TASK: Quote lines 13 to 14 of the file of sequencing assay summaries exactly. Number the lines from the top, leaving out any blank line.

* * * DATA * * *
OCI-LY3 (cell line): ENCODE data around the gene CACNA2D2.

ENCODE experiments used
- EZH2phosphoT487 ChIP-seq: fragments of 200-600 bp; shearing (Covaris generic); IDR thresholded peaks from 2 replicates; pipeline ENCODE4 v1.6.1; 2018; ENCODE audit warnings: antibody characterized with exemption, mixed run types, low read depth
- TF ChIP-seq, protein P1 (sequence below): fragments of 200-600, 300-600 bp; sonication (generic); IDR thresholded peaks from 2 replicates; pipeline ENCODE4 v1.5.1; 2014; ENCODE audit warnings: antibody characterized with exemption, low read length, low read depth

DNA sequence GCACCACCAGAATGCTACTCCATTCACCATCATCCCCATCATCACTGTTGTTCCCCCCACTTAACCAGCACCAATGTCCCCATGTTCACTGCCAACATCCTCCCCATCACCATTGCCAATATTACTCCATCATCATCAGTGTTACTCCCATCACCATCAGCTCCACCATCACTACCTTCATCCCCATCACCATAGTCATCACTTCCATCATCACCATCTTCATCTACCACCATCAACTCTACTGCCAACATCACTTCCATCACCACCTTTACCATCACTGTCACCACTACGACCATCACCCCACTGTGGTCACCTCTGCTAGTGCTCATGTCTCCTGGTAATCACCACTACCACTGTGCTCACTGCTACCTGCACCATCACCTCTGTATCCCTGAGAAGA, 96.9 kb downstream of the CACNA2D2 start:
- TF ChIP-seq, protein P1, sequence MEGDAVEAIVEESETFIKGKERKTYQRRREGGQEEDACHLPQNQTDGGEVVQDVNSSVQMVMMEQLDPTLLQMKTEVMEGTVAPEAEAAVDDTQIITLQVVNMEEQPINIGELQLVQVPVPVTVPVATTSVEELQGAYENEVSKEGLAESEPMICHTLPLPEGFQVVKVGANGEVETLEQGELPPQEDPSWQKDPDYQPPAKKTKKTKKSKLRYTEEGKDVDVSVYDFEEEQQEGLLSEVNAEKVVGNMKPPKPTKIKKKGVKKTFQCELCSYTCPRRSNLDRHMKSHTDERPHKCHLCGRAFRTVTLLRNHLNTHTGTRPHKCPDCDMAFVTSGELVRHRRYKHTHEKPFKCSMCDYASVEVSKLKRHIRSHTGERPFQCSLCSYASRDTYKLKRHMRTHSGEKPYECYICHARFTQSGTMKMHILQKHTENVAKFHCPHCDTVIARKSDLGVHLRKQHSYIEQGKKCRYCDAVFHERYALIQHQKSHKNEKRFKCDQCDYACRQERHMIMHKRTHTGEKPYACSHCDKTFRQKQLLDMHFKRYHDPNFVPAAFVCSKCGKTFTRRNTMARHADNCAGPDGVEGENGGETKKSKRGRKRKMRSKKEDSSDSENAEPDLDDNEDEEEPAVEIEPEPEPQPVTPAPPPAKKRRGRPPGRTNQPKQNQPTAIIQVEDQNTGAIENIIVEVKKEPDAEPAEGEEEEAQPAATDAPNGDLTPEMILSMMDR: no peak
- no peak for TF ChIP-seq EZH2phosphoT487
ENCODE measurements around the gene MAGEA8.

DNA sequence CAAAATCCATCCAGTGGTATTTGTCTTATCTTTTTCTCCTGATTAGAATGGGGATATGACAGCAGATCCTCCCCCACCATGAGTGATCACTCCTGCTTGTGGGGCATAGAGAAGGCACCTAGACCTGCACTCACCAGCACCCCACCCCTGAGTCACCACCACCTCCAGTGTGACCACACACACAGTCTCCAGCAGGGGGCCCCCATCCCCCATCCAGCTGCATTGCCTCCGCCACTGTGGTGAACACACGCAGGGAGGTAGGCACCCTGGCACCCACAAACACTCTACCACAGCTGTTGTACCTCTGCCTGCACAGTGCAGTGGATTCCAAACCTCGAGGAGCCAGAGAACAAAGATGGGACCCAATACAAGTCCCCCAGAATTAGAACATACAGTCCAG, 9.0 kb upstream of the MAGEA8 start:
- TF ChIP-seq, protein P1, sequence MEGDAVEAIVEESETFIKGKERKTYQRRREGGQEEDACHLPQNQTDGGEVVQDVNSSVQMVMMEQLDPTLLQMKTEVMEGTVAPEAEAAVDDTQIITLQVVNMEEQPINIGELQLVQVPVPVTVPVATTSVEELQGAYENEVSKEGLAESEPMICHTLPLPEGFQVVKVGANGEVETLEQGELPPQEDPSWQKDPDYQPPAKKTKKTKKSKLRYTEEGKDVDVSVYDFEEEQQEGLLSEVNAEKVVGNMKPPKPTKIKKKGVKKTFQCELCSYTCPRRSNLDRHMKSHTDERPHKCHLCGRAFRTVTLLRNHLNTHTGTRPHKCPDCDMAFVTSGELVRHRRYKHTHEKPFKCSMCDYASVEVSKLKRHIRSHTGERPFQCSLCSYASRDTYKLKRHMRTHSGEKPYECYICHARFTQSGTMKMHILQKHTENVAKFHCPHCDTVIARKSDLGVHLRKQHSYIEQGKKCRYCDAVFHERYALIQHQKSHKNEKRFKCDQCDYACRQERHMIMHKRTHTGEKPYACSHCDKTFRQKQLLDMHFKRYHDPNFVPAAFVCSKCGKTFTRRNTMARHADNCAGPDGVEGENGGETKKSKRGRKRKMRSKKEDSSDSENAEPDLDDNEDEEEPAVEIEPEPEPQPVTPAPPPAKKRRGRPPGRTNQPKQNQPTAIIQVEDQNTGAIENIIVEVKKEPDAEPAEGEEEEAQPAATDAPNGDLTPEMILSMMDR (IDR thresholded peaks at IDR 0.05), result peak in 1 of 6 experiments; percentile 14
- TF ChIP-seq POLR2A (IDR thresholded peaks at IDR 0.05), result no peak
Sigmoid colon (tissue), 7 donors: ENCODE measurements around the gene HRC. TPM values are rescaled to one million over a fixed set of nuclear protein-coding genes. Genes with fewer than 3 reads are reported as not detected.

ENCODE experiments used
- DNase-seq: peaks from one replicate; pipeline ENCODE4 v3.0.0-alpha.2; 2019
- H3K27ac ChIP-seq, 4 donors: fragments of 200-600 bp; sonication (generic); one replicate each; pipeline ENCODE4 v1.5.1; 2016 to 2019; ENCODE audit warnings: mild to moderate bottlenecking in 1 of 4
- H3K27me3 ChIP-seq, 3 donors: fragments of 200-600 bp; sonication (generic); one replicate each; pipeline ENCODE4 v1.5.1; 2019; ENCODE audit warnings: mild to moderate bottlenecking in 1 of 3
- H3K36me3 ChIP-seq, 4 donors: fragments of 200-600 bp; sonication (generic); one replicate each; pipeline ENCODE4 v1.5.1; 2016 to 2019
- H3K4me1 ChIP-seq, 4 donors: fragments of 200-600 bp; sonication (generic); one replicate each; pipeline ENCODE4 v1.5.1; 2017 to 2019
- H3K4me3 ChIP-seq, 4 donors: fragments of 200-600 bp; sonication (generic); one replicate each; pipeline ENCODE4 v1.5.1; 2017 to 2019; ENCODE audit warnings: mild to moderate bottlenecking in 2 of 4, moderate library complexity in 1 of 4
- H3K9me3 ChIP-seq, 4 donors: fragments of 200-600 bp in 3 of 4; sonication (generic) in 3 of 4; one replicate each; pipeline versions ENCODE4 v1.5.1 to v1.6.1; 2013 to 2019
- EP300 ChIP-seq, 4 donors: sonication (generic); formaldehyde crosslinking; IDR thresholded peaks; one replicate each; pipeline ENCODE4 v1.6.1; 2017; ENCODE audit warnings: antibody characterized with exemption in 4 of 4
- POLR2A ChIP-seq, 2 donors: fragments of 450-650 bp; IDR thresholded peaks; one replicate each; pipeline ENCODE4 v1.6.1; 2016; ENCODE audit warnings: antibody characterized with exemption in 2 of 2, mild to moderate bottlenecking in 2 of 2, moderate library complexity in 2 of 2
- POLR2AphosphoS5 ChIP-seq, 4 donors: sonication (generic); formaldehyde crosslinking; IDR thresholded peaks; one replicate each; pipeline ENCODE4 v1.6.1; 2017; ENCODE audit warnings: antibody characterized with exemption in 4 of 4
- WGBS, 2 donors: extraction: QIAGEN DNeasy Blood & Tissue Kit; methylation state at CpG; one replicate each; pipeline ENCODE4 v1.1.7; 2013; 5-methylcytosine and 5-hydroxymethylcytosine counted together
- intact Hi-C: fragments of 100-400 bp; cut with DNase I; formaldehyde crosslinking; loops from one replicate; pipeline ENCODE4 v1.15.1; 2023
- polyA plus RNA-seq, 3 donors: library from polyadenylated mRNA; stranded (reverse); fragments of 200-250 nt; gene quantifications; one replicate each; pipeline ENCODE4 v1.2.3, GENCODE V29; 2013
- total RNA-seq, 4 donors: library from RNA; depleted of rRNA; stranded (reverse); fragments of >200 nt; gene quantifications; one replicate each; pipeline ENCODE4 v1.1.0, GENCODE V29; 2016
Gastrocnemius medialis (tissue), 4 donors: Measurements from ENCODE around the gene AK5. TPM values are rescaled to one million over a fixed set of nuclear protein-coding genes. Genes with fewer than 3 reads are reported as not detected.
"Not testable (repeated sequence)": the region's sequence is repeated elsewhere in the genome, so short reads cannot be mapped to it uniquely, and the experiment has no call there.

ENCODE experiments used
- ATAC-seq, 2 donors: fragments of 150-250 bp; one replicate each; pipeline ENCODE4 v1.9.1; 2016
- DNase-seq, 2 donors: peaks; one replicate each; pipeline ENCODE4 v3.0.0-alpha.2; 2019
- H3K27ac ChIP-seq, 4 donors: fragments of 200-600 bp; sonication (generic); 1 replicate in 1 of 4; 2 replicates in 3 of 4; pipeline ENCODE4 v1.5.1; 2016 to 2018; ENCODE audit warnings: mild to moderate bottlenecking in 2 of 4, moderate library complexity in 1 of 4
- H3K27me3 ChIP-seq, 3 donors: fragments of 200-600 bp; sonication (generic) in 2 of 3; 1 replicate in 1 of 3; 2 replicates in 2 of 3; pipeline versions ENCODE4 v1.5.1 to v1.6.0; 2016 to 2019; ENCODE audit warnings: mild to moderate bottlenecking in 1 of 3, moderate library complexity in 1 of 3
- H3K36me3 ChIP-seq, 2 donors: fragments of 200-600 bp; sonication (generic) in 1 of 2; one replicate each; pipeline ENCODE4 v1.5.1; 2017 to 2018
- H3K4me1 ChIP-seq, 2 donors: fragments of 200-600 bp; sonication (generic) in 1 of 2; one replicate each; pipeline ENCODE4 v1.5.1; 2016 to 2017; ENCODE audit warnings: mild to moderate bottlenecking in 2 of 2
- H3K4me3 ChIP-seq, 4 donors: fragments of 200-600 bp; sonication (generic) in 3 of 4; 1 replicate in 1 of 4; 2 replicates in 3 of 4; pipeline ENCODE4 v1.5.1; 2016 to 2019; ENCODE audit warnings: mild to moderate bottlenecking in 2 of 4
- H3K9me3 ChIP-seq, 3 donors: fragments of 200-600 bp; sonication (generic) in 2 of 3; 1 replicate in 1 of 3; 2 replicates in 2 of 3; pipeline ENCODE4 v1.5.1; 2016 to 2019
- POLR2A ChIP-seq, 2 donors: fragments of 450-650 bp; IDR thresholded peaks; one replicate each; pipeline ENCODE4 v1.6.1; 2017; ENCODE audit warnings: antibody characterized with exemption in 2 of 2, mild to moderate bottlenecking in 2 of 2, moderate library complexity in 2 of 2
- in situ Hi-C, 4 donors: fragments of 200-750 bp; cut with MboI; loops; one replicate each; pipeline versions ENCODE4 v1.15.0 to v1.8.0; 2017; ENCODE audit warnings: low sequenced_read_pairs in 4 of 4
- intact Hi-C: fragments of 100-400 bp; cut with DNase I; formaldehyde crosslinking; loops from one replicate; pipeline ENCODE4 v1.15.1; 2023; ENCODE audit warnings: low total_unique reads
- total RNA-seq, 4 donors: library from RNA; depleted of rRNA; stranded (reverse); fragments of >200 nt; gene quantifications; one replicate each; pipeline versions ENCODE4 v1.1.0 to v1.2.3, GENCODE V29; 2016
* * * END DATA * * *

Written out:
ENCODE experiments used
- DNase-seq: peaks from one replicate; pipeline ENCODE4 v3.0.0-alpha.2; 2019